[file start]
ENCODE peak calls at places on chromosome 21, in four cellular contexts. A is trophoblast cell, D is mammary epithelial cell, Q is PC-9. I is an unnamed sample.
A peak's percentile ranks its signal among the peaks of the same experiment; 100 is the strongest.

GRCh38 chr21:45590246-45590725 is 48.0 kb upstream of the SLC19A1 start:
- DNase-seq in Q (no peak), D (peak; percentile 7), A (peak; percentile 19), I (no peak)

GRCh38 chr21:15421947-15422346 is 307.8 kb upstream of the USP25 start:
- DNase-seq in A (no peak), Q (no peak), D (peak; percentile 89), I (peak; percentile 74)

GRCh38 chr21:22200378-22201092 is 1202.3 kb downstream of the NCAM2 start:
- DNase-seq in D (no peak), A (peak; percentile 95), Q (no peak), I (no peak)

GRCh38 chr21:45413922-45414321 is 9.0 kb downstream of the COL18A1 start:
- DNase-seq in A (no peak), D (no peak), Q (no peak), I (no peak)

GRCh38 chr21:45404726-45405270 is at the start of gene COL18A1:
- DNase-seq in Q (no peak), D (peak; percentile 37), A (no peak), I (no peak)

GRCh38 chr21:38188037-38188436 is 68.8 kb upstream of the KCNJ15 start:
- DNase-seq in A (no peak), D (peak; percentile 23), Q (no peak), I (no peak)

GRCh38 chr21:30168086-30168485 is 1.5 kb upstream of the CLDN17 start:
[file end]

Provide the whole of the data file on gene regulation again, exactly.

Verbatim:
ENCODE peak calls at places on chromosome 21, in four cellular contexts. A is trophoblast cell, D is mammary epithelial cell, Q is PC-9. I is an unnamed sample.
A peak's percentile ranks its signal among the peaks of the same experiment; 100 is the strongest.

GRCh38 chr21:45590246-45590725 is 48.0 kb upstream of the SLC19A1 start:
- DNase-seq in Q (no peak), D (peak; percentile 7), A (peak; percentile 19), I (no peak)

GRCh38 chr21:15421947-15422346 is 307.8 kb upstream of the USP25 start:
- DNase-seq in A (no peak), Q (no peak), D (peak; percentile 89), I (peak; percentile 74)

GRCh38 chr21:22200378-22201092 is 1202.3 kb downstream of the NCAM2 start:
- DNase-seq in D (no peak), A (peak; percentile 95), Q (no peak), I (no peak)

GRCh38 chr21:45413922-45414321 is 9.0 kb downstream of the COL18A1 start:
- DNase-seq in A (no peak), D (no peak), Q (no peak), I (no peak)

GRCh38 chr21:45404726-45405270 is at the start of gene COL18A1:
- DNase-seq in Q (no peak), D (peak; percentile 37), A (no peak), I (no peak)

GRCh38 chr21:38188037-38188436 is 68.8 kb upstream of the KCNJ15 start:
- DNase-seq in A (no peak), D (peak; percentile 23), Q (no peak), I (no peak)

GRCh38 chr21:30168086-30168485 is 1.5 kb upstream of the CLDN17 start: